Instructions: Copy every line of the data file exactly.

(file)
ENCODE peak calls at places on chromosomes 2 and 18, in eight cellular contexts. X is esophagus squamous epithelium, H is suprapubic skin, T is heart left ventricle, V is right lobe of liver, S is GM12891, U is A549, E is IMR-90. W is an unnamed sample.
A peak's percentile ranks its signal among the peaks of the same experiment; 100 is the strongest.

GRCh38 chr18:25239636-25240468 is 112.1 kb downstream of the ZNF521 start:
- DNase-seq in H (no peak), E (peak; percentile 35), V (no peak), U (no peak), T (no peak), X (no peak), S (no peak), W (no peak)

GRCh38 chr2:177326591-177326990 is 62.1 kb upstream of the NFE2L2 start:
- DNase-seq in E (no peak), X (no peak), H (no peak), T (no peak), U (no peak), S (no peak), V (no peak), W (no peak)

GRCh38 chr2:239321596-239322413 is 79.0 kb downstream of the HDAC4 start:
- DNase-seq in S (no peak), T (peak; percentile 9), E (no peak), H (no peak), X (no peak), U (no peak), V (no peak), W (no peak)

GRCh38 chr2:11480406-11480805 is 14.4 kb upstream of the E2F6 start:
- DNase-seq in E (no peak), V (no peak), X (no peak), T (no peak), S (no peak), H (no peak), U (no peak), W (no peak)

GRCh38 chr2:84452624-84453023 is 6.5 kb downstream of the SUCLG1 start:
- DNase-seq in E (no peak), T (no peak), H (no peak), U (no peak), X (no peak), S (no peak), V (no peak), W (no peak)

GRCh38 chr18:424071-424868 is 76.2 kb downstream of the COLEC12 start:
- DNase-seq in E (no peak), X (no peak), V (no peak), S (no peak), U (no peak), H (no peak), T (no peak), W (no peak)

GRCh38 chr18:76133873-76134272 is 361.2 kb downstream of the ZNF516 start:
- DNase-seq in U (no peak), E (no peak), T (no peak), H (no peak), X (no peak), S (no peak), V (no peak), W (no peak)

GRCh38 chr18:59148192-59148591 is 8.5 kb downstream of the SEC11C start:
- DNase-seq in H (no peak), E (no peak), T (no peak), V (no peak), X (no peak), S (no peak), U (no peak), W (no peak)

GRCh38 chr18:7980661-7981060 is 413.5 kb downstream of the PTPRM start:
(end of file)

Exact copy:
ENCODE peak calls at places on chromosomes 2 and 18, in eight cellular contexts. X is esophagus squamous epithelium, H is suprapubic skin, T is heart left ventricle, V is right lobe of liver, S is GM12891, U is A549, E is IMR-90. W is an unnamed sample.
A peak's percentile ranks its signal among the peaks of the same experiment; 100 is the strongest.

GRCh38 chr18:25239636-25240468 is 112.1 kb downstream of the ZNF521 start:
- DNase-seq in H (no peak), E (peak; percentile 35), V (no peak), U (no peak), T (no peak), X (no peak), S (no peak), W (no peak)

GRCh38 chr2:177326591-177326990 is 62.1 kb upstream of the NFE2L2 start:
- DNase-seq in E (no peak), X (no peak), H (no peak), T (no peak), U (no peak), S (no peak), V (no peak), W (no peak)

GRCh38 chr2:239321596-239322413 is 79.0 kb downstream of the HDAC4 start:
- DNase-seq in S (no peak), T (peak; percentile 9), E (no peak), H (no peak), X (no peak), U (no peak), V (no peak), W (no peak)

GRCh38 chr2:11480406-11480805 is 14.4 kb upstream of the E2F6 start:
- DNase-seq in E (no peak), V (no peak), X (no peak), T (no peak), S (no peak), H (no peak), U (no peak), W (no peak)

GRCh38 chr2:84452624-84453023 is 6.5 kb downstream of the SUCLG1 start:
- DNase-seq in E (no peak), T (no peak), H (no peak), U (no peak), X (no peak), S (no peak), V (no peak), W (no peak)

GRCh38 chr18:424071-424868 is 76.2 kb downstream of the COLEC12 start:
- DNase-seq in E (no peak), X (no peak), V (no peak), S (no peak), U (no peak), H (no peak), T (no peak), W (no peak)

GRCh38 chr18:76133873-76134272 is 361.2 kb downstream of the ZNF516 start:
- DNase-seq in U (no peak), E (no peak), T (no peak), H (no peak), X (no peak), S (no peak), V (no peak), W (no peak)

GRCh38 chr18:59148192-59148591 is 8.5 kb downstream of the SEC11C start:
- DNase-seq in H (no peak), E (no peak), T (no peak), V (no peak), X (no peak), S (no peak), U (no peak), W (no peak)

GRCh38 chr18:7980661-7981060 is 413.5 kb downstream of the PTPRM start: